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Government ‘considering maternity leave exemptions for small firms’

 

Small businesses could benefit from changes to the maternity and paternity rules as part of a major ‘deregulation drive’ by the Government, according to recent reports.

 

There is growing speculation that the Chancellor, George Osborne, will address concerns over excessive bureaucracy in a new ‘growth strategy’ to be unveiled in next week’s Budget.

 

It is thought that the plans may include granting exemptions to firms employing 10 staff or fewer, including the right for these employers to negotiate maternity and paternity leave ‘deals’ directly with their workers.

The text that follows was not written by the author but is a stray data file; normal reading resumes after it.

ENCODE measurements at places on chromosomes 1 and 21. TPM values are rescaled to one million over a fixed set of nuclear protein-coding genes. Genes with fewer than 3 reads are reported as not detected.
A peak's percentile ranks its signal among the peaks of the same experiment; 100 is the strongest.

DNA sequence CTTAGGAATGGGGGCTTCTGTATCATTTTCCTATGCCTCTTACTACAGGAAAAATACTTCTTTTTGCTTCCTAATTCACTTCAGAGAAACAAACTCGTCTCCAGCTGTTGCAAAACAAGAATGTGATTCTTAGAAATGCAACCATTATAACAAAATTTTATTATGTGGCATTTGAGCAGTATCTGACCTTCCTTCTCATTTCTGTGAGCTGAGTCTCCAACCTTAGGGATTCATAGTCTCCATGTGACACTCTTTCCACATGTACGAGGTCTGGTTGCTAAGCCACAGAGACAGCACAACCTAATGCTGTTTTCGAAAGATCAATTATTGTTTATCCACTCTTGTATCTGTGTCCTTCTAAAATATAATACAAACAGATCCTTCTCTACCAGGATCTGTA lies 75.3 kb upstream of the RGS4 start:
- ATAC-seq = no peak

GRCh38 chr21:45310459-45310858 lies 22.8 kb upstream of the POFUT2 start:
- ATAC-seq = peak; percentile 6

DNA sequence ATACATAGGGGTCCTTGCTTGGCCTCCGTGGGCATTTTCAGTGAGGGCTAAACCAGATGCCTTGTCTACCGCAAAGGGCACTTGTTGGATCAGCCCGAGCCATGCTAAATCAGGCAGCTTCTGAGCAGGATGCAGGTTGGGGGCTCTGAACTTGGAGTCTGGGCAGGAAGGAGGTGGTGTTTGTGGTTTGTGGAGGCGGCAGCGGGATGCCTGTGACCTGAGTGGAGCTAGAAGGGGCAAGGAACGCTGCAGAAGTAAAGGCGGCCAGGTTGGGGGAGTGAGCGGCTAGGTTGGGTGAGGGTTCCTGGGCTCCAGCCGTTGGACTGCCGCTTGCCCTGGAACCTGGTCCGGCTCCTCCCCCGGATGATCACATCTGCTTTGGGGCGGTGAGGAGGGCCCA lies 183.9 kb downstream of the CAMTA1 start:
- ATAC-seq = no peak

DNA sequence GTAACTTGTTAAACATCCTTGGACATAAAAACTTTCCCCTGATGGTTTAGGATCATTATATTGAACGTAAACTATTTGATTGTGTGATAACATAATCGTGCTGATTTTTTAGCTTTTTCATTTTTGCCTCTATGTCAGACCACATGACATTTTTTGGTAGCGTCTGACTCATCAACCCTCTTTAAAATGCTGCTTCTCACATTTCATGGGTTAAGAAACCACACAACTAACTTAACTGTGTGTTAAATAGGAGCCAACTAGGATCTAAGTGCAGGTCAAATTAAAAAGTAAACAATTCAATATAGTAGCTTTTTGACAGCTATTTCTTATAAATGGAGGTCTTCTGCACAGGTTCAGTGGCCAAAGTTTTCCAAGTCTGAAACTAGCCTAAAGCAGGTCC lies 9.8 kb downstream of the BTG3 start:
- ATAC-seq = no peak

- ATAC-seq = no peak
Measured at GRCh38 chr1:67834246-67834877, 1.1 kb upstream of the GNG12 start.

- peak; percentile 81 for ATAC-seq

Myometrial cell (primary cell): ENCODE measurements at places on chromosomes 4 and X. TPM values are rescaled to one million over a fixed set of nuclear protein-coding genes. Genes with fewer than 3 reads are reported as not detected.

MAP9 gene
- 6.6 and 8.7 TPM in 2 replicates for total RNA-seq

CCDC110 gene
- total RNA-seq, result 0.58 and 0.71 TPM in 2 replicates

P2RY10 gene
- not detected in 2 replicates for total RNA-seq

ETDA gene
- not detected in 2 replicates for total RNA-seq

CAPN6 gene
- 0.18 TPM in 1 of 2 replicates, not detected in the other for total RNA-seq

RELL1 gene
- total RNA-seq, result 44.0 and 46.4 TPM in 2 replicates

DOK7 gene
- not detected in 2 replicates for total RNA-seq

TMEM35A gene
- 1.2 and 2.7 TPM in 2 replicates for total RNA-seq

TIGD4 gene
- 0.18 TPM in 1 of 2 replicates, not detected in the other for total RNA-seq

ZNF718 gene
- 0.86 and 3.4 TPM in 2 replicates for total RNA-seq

If implemented, the move could ease the regulatory burden for thousands of small firms across the UK.

 

Commenting, Andrew Cave, chief spokesperson for the Federation of Small Businesses, said: ‘We have called for a moratorium on all planned or new regulations. We are also looking for a more common-sense approach to maternity and paternity leave. It would be better for it to be negotiated between employee and employer.’

 

However Ed Balls, the shadow chancellor, said: ‘If this is George Osborne’s growth strategy then he’s in greater denial about the state of the economy than I feared.

 

‘The Government’s plans will cost jobs if firms with 11 or 12 people decide to downsize to take advantage, and it will make it harder for mums and dads to go out to work.’

 

From April 2011 new fathers will gain the right to take up to 26 weeks’ additional paternity leave if the mother opts to return to work early.

 

All mothers would still be guaranteed the first six weeks off after birth, paid at 90% of their pay, while fathers would retain their existing two weeks’ paternity leave.